US Confirms First Case of Coronavirus From Unknown Origin

The Centers for Disease Control and Prevention confirmed that a resident from Northern California has contracted the coronavirus without traveling outside the United States or coming in contact with another patient known to have the infection — the first sign that the disease may be spreading within a local community. The Sacramento Bee reports: “It is a confirmed case. There is one in Northern California,” CDC spokesman Scott Pauley told The Sacramento Bee just before 4 p.m. Wednesday. In the Northern California case, “the individual is a resident of Solano County and is receiving medical care in Sacramento County. The individual had no known exposure to the virus through travel or close contact with a known infected individual,” California Department of Public Health officials said in a news release Wednesday evening. State public health officials in Sacramento, citing the U.S. Centers for Disease Control and Prevention, said the case is the first person-to-person transmission of the COVID-19 virus.

Earlier cases of person-to-person transmission in Illinois and in San Benito County came “after close, prolonged interaction with a family member who returned from Wuhan, China, and had tested positive for COVID-19,” California Department of Public Health officials said in their Wednesday statement. Dr. Sonia Angell, the state’s public health officer, called the outbreak an “evolving situation” that the state had been monitoring since the first cases in China late last year. but added “there is a lot we already know.” “We have been anticipating the potential for such a case in the U.S., and given our close familial, social and business relationships with China, it is not unexpected that the first case in the U.S. would be in California,” Angell said in prepared remarks. Earlier today, President Trump announced that Vice President Mike Pence will lead the government’s response to the virus. In the rare White House address, Trump maintained that the risk to the U.S. from the virus “remains very low.”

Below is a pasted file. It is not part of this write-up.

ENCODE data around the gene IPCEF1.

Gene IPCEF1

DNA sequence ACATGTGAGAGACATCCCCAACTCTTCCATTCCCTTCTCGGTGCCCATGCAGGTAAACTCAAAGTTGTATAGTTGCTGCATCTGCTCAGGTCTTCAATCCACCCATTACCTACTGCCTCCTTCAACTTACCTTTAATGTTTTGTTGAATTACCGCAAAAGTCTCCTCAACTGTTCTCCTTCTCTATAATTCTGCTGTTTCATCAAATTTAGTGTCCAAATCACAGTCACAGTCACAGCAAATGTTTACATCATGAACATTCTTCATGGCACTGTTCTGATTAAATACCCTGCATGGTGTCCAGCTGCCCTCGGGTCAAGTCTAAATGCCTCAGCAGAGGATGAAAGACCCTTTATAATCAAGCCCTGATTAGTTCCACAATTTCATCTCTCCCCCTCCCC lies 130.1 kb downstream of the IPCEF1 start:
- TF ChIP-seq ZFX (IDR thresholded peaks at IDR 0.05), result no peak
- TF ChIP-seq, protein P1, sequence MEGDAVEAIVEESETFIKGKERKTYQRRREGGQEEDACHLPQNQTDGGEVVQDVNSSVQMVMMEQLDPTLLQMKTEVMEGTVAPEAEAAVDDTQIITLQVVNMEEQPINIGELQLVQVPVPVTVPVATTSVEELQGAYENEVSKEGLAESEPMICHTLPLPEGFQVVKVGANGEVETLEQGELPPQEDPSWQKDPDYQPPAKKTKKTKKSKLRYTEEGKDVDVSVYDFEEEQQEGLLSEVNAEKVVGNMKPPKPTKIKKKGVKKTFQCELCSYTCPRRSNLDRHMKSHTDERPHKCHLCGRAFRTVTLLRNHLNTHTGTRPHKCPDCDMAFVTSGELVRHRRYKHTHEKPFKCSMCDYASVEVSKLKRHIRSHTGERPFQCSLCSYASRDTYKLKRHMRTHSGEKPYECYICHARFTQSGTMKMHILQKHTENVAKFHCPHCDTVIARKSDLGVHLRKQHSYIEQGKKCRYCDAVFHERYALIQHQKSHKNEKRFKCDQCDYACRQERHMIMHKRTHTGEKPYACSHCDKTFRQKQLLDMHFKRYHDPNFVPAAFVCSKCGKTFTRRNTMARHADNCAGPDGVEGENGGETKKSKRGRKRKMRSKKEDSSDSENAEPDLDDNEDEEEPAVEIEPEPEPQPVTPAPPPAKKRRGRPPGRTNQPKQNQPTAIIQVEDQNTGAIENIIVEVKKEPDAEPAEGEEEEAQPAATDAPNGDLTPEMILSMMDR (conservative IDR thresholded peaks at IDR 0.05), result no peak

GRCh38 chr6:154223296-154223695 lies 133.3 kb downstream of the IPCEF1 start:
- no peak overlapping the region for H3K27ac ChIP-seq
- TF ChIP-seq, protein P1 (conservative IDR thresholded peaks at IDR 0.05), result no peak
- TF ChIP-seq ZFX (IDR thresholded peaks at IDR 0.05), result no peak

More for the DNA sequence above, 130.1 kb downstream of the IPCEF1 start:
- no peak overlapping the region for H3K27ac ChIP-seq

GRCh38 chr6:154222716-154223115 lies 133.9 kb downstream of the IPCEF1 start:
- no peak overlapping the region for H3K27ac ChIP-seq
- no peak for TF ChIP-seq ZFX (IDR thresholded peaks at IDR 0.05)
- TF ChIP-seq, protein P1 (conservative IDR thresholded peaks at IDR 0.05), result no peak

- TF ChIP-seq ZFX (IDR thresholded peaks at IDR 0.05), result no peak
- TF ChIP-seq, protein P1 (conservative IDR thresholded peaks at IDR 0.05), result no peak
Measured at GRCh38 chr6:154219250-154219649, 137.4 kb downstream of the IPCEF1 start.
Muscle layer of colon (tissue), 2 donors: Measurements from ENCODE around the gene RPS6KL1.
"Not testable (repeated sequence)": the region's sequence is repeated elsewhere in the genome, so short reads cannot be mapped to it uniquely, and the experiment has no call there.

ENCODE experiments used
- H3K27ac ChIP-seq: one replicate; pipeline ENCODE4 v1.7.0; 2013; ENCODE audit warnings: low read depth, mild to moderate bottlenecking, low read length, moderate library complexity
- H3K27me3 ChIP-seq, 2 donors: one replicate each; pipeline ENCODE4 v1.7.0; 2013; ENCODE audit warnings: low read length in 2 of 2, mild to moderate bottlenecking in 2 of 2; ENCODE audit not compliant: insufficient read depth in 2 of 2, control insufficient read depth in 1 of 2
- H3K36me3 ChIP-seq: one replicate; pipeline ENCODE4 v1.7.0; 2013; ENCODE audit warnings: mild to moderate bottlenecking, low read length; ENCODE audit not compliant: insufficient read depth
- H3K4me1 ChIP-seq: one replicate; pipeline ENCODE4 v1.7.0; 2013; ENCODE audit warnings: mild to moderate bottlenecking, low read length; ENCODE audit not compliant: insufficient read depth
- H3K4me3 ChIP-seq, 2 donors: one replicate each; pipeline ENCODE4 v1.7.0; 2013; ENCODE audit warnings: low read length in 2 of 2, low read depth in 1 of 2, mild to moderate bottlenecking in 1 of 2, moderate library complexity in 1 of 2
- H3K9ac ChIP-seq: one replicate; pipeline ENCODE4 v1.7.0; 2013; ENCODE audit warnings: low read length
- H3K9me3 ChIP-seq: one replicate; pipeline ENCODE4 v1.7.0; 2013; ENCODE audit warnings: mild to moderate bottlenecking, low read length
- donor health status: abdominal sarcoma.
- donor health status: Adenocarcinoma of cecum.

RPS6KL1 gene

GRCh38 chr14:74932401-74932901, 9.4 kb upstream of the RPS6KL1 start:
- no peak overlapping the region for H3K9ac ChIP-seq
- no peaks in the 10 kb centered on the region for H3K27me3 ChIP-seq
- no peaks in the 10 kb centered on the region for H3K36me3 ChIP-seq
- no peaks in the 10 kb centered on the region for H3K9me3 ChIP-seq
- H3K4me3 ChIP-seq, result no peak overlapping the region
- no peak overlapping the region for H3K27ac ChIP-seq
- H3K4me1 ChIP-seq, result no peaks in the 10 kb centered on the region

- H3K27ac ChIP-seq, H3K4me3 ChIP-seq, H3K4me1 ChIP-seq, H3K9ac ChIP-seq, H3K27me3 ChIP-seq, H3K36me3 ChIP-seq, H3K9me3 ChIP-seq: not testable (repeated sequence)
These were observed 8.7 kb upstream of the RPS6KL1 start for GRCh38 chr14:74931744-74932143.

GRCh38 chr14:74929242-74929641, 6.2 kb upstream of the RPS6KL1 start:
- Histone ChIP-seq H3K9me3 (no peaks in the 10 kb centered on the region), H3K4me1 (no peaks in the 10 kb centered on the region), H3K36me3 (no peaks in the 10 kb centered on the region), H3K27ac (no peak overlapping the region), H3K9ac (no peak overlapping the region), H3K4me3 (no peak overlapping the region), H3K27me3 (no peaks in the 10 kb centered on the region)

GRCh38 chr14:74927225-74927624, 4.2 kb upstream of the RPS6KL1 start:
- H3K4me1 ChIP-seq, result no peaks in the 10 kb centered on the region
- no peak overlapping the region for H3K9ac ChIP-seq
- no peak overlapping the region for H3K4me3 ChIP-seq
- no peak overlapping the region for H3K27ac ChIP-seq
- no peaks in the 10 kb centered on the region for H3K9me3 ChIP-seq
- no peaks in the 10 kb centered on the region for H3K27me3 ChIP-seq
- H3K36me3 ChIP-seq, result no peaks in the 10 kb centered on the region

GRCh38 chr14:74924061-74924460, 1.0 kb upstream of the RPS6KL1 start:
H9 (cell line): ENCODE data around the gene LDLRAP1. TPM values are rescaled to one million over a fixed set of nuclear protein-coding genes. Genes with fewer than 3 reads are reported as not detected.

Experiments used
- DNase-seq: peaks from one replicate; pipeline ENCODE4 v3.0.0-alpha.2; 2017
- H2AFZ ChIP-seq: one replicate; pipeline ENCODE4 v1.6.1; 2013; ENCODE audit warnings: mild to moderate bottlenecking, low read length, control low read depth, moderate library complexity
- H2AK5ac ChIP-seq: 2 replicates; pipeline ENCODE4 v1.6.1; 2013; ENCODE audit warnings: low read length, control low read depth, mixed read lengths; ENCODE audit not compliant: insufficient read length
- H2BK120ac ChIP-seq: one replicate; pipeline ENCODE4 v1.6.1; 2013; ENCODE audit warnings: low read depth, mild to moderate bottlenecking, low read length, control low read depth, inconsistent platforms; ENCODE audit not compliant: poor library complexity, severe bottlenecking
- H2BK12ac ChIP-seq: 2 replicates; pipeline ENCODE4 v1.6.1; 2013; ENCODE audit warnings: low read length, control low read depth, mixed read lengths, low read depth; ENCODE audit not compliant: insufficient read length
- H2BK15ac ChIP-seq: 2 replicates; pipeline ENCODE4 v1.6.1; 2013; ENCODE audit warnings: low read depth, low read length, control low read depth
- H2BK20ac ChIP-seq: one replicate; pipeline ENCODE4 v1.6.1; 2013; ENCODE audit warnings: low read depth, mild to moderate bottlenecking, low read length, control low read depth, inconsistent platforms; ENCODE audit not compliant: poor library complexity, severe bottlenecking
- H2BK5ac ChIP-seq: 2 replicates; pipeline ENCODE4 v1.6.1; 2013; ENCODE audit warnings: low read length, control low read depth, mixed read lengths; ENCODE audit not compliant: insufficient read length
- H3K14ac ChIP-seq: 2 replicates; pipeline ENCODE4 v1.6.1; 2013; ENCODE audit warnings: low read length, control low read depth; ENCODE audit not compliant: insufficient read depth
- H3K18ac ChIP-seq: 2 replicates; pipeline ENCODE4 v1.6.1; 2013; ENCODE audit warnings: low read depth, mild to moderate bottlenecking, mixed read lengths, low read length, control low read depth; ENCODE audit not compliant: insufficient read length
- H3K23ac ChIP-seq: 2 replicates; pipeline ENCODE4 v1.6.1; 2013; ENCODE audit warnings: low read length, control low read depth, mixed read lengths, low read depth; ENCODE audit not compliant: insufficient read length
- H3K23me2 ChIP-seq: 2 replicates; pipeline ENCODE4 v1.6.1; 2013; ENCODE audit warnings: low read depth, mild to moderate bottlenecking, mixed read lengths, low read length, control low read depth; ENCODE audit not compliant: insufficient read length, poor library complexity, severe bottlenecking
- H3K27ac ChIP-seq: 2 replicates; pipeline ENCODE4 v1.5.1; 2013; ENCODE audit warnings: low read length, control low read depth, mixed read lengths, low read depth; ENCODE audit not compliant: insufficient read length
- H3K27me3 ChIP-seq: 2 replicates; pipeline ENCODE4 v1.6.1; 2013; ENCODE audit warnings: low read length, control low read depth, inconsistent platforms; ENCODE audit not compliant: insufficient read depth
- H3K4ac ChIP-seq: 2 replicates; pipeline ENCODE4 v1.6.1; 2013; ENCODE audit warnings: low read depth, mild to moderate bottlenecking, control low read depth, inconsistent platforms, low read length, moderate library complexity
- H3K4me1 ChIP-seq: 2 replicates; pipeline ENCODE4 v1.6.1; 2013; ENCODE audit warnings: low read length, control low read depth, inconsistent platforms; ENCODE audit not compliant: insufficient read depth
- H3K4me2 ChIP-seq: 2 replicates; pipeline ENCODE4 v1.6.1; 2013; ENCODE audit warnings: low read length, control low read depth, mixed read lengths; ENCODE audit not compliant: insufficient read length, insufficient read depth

Read more of this story at Slashdot.